• Directory System Agent (DSA)

    • The database layer

    • Extensible Storage Engine (ESE)

  • The directory database where the data is actually stored

The following figure illustrates the relationships of these components in the data store architecture.

Data Store Architecture

Data Store Architecture

Active Directory Structure and Storage Components

You can define some components for structure and storage in Active Directory, while others are defined by the system and cannot be modified.

  • Forests, domains, and OUs are components that constitute the logical structure of Active Directory. You define them during the installation of Active Directory.

  • DNS support for Active Directory includes components that are used to locate domain controllers and that use DNS naming schemes. Each domain in a forest must adhere to DNS naming schemes, and domains are organized in a root and subordinate domain hierarchy.

  • The schema is a single component that exists inside the directory. The schema contains definitions of the objects that are used to store information in the directory. These object definitions include two primary components: classSchema objects and attributeSchema objects.

  • The data store consists of three layers of components. The first layer provides the interfaces that clients need to access the directory. The second layer provides the services that perform the operations that are associated with reading data from and writing data to the directory database. The third layer is the database itself, which exists as a single file on the hard disk of each domain controller.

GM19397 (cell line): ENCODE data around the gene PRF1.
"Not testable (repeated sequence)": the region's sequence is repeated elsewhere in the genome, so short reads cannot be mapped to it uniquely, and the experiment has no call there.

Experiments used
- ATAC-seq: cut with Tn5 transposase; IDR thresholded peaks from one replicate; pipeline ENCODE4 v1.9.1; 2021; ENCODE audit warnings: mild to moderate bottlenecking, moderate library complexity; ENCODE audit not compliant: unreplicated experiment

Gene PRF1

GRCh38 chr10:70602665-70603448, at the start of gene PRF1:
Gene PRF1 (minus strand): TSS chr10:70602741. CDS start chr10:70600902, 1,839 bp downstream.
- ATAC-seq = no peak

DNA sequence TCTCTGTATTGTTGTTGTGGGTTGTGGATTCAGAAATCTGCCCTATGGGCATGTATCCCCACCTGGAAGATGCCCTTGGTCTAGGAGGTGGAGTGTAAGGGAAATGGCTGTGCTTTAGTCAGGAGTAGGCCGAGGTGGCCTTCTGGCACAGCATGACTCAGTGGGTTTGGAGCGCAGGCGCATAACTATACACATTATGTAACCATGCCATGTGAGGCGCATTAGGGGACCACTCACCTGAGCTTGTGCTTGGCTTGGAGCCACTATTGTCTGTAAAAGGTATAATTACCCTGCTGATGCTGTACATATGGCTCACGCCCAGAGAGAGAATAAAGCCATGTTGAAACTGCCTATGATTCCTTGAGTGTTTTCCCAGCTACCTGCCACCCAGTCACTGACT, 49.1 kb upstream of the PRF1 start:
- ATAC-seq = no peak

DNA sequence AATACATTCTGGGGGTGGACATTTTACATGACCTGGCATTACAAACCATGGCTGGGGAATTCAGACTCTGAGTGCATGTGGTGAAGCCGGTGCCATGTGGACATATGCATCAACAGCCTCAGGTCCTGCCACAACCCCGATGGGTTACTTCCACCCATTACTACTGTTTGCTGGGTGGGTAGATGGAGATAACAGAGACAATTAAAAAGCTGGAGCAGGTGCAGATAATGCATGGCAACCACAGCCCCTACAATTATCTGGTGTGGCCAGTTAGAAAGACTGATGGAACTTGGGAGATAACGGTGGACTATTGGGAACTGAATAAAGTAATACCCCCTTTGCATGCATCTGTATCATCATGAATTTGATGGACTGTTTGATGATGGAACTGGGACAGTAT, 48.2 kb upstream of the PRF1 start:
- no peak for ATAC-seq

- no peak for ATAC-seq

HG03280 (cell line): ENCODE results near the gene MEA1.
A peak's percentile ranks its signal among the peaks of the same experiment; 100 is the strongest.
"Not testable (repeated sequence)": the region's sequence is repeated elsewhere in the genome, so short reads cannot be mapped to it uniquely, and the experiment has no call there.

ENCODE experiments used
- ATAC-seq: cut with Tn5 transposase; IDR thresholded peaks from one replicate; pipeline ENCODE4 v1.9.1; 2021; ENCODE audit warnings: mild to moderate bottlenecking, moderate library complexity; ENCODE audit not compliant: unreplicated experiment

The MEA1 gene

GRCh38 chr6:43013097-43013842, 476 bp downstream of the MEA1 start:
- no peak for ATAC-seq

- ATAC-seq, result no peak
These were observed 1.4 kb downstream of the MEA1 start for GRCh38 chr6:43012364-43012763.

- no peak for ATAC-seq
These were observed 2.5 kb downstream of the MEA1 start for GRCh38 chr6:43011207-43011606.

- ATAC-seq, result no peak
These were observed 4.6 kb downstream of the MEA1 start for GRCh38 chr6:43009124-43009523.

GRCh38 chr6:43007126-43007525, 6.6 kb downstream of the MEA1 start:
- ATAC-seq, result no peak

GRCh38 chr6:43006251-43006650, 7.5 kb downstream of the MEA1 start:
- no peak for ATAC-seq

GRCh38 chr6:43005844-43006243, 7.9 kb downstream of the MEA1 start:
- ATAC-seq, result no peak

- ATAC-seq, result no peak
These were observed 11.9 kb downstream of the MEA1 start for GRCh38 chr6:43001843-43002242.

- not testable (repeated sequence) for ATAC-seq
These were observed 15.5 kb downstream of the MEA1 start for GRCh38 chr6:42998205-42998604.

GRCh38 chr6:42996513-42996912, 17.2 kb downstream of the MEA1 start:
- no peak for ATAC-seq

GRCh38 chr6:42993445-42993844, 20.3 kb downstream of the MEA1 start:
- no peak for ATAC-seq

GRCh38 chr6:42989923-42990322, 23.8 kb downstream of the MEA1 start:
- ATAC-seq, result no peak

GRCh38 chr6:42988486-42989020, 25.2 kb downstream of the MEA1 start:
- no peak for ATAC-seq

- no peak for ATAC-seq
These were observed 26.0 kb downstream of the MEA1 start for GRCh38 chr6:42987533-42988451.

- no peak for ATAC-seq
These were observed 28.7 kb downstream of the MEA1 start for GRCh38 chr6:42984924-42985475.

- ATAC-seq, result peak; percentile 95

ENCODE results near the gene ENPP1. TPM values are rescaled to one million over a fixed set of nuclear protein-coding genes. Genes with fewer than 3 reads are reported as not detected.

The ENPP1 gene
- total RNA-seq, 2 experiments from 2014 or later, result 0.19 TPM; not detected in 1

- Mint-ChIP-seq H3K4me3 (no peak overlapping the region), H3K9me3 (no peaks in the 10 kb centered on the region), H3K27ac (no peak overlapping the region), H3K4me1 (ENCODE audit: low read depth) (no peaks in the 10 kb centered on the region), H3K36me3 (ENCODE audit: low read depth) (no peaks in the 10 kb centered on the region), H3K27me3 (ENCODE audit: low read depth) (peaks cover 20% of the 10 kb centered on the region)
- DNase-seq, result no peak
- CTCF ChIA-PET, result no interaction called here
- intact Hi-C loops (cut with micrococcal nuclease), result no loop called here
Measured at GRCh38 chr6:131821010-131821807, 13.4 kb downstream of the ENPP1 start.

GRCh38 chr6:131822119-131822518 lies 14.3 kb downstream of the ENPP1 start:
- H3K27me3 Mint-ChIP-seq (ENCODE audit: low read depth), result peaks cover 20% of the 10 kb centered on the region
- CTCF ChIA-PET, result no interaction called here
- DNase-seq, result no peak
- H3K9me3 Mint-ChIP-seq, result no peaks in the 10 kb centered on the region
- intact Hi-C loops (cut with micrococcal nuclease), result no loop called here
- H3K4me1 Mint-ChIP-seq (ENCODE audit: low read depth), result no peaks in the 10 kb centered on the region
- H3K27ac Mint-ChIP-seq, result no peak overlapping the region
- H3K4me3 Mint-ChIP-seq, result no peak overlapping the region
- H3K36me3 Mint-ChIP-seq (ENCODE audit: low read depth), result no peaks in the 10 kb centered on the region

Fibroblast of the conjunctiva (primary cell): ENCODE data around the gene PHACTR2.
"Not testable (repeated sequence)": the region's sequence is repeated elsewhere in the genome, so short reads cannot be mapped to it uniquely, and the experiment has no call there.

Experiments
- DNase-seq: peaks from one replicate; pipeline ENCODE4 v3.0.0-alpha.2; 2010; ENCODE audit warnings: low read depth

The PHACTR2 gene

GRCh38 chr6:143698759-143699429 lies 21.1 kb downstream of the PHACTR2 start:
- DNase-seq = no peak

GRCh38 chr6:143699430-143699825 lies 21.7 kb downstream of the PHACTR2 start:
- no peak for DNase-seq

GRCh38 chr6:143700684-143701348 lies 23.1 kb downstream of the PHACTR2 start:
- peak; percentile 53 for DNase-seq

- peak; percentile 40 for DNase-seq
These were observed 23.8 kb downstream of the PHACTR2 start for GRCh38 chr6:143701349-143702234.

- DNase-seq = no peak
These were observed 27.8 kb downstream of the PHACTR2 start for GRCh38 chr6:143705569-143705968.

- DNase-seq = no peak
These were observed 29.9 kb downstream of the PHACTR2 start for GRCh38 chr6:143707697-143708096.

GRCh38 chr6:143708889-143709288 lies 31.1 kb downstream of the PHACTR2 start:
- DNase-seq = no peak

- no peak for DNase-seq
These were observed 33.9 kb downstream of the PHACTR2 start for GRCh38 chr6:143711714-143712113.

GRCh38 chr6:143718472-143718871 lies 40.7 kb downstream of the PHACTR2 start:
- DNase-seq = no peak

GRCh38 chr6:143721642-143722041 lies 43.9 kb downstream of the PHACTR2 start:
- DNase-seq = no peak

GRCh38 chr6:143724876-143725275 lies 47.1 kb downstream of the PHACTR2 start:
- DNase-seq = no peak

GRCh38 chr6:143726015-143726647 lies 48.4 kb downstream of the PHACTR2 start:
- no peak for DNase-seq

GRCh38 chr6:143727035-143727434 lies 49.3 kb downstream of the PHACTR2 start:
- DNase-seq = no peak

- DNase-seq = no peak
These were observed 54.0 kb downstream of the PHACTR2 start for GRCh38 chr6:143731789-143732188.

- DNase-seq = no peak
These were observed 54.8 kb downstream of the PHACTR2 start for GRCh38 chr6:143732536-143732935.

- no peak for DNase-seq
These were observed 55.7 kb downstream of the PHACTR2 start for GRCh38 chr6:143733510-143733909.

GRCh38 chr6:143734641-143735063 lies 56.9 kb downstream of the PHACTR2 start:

Active Directory Domains and Forests

The logical structure of Active Directory is a hierarchical structure of Active Directory domains and OUs in a forest. The relationships of the components in the logical structure control access to stored data, and they control how information is replicated between the various domain controllers in the forest. The main components of the Active Directory logical structure are described in the following table.

Domain and Forest Components

 

Component Description

Forest

A forest is the highest level of the logical structure hierarchy. An Active Directory forest represents a single self-contained directory. A forest is a security boundary, which means that administrators in a forest have complete control over all access to information that is stored inside the forest and to the domain controllers that are used to implement the forest.